In the two years that Lavina and Priya had lived in her apartment, they had never seen her sons. Never heard of her going to meet them in Mumbai or Dubai either, where they now lived.

‘Arre, I am too old to travel’, Mrs.Marathe would always say, when they broached the subject.

‘Too old’, Mrs.Marathe thought to herself, and stifled a laugh. She laid a wrinkled palm on the jaded edges of the arm-chair and thought to herself.. ‘People envy my restful lifestyle. My slow-paced life. My indulgence in books. The rare afternoon tea parties I have with acquaintances from two generations before them! And whenever I want to DO something.. GO out.. play with my grandchildren here, they say ‘Relax, Aai. Don’t stress’. And I continue to plough through this lonely, lonely life.. this .. this curse’.

Suddenly, someone hugged her knees. Mrs.Marathe looked down to find Lavina crying in front of her. ‘Please don’t cry, Aunty-ji, please don’t’, she pleaded. Priya walked behind her arm-chair and gently placed her arms around Mrs.Marathe’s frail shoulders and gave her a peck on her cheek.

Mrs.Marathe smiled, and touched her cheek. How she longed for her own grandchildren to give her a kiss like that! She touched both her cheeks again, this time. They were wet. Tears were streaming down her pointy chin, and had made her green cotton sari damp where they fell! She instantly covered her face with her knotty palms. And let go of all the emotions that had been binding her heart, like a thick rope around a brittle vine. She shuddered for a few seconds.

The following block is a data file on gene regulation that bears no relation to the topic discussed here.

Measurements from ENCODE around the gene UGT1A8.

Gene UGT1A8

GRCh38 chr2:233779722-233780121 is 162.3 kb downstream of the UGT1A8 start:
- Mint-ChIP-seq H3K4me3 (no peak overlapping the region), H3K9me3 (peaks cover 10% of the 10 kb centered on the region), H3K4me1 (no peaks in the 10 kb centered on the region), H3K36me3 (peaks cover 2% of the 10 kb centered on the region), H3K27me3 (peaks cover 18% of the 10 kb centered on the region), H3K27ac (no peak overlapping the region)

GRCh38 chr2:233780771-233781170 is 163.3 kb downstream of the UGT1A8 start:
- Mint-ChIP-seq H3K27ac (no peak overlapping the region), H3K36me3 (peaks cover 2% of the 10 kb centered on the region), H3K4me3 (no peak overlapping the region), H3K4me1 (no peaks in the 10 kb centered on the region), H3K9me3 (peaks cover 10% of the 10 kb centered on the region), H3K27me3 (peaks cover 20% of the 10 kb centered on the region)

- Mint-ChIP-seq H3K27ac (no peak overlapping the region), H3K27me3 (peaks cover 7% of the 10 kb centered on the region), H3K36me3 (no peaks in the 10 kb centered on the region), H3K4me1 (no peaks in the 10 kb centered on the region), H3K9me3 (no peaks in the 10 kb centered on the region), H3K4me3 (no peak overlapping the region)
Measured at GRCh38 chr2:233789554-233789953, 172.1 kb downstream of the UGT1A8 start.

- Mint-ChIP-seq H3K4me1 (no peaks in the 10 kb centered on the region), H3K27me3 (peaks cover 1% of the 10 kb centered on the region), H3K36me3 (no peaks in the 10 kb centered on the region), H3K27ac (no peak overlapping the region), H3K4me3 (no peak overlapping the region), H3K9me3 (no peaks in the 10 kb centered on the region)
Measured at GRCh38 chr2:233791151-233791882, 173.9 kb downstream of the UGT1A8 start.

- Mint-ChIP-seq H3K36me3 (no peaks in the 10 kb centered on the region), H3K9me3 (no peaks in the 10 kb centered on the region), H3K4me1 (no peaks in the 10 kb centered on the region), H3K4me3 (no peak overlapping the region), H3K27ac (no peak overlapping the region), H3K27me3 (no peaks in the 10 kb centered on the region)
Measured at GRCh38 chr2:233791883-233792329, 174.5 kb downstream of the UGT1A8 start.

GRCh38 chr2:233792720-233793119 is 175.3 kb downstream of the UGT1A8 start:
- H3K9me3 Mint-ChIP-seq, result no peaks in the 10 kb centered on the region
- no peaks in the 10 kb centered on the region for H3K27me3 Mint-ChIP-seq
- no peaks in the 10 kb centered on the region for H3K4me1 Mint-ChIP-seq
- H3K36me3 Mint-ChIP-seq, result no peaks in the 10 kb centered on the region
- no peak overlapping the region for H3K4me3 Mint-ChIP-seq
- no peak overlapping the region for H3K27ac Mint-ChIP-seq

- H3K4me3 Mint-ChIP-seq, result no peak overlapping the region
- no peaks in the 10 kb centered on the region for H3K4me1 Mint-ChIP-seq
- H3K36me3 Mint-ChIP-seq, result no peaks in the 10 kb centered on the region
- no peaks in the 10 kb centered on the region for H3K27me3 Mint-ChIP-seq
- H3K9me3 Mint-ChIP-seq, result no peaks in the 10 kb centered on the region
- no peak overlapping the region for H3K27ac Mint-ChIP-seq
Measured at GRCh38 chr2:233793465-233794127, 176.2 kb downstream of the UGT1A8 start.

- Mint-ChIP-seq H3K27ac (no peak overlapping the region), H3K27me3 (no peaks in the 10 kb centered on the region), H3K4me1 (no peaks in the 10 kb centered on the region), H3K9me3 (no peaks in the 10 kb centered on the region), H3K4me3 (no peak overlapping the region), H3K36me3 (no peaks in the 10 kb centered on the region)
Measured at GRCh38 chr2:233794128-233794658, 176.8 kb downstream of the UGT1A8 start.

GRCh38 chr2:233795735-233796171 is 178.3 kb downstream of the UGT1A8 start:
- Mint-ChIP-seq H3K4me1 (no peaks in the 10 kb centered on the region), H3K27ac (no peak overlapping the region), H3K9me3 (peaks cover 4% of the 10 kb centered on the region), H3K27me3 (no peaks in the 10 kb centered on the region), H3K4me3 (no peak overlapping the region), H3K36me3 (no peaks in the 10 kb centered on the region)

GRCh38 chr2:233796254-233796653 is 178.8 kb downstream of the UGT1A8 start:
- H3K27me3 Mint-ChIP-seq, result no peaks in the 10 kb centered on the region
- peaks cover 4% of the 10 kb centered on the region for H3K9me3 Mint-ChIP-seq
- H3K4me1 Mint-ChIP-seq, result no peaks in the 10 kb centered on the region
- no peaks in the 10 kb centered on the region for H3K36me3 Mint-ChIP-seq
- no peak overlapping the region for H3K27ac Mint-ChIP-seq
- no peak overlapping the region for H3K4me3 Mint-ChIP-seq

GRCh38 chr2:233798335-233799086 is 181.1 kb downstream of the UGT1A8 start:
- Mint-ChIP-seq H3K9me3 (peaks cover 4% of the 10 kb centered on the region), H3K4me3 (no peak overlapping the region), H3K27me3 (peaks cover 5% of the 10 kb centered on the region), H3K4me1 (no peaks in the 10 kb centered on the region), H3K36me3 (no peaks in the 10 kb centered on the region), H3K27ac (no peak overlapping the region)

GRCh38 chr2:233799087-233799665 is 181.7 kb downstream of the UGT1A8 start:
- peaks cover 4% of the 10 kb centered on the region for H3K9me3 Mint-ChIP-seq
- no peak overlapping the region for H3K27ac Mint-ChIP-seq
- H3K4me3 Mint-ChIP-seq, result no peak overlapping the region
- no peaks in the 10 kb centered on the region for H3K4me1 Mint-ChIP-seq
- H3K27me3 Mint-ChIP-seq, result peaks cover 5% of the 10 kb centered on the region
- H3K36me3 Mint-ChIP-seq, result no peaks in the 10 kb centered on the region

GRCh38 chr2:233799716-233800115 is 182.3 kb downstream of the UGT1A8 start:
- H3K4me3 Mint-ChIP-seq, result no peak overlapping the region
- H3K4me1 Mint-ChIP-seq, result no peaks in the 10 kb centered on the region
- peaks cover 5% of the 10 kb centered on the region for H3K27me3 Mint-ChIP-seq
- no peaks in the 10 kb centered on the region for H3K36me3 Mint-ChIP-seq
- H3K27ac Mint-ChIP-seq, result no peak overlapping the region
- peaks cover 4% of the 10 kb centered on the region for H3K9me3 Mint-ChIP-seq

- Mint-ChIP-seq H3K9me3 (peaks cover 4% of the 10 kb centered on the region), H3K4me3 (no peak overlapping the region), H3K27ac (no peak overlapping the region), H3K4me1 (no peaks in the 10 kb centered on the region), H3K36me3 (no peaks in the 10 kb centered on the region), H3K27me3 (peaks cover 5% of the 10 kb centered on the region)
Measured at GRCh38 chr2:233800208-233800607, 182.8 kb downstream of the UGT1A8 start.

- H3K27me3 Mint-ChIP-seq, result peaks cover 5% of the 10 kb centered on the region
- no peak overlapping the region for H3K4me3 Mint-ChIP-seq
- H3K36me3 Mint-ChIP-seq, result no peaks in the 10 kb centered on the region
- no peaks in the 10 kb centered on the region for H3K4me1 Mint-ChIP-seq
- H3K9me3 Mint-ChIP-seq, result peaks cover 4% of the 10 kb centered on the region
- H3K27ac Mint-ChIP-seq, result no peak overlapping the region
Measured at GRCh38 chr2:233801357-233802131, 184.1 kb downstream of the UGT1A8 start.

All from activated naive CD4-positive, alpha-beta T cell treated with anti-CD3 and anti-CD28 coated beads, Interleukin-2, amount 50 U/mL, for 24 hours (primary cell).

‘I don’t want to Relax. I want to Live!!’ she cried.

Lavina and Priya held her close. Suddenly, they were the parents, and Mrs.Marathe, the child – desperately seeking solace.

In about fifteen minutes, Mrs.Marathe had calmed down.

Priya rushed to fetch some cold water. ‘Feeling better, Aunty-ji?’ Lavina asked softly.

‘Yes, my dear. I am sorry! For crying like this. You got frightened?’

‘Not at all’, they cooed. Priya gently stroked her silvery hair. Lavina massaged the frail legs.

Mrs.Marathe looked on at them. What relation were they to her? Neither her children nor grandchildren had displayed so much affection towards her until now. She was suddenly exhausted. ‘I want to take rest’, she whispered.

The girls supported her carefully, into her bedroom, fluffed up her pillows, and eased her onto the bed.

‘Aunty-ji, by the way, will you be OK when we go?’

Mrs.Marathe blinked hard. She suddenly realised, this was what caused the outpour after all. The girls going away from her. The tears had however, drained her of both energy and emotion. ‘Yes, don’t worry’, she replied and smiled faintly.

‘Its only for a week! You know, there was this sudden announcement in College, about a fully sponsored training programme, an entire week – in GOAAAAA!!! And guess what? We BOTH got chosen!!’ The girls looked at each other and grinned. Lavina clapped her hands like a child, who had just been given a lollipop! Priya let out a low whistle.

Mrs.Marathe smiled. The enthusiasm was infectious. Suddenly, she realised. ‘Then, you will come back?’ she asked with barely noticable a tremor of excitement.

‘Ofcourse Aunty-ji!’, they chanted happily.

‘This is our home’, Lavina exclaimed. Mrs.Marathe squinted.

‘She means, like our home’, Priya added quickly, not wanting to irk their already distressed landlady.

Mrs.Marathe laughed. She stretched out her hands towards the girls. They held her palms tightly. Almost as if they were afraid to leave her alone.

‘This IS your home, children. For as long as you want’.

The girls enveloped her in a gentle hug, and rushed to get on with the packing.

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[Another para left – will be completed tomorrow 🙂 ]

[P.S: Had written this quite some time back, and was too bored to read and edit… so I leave the job to you 🙂 There must be a lot of language/syntax errors, please do help edit this!]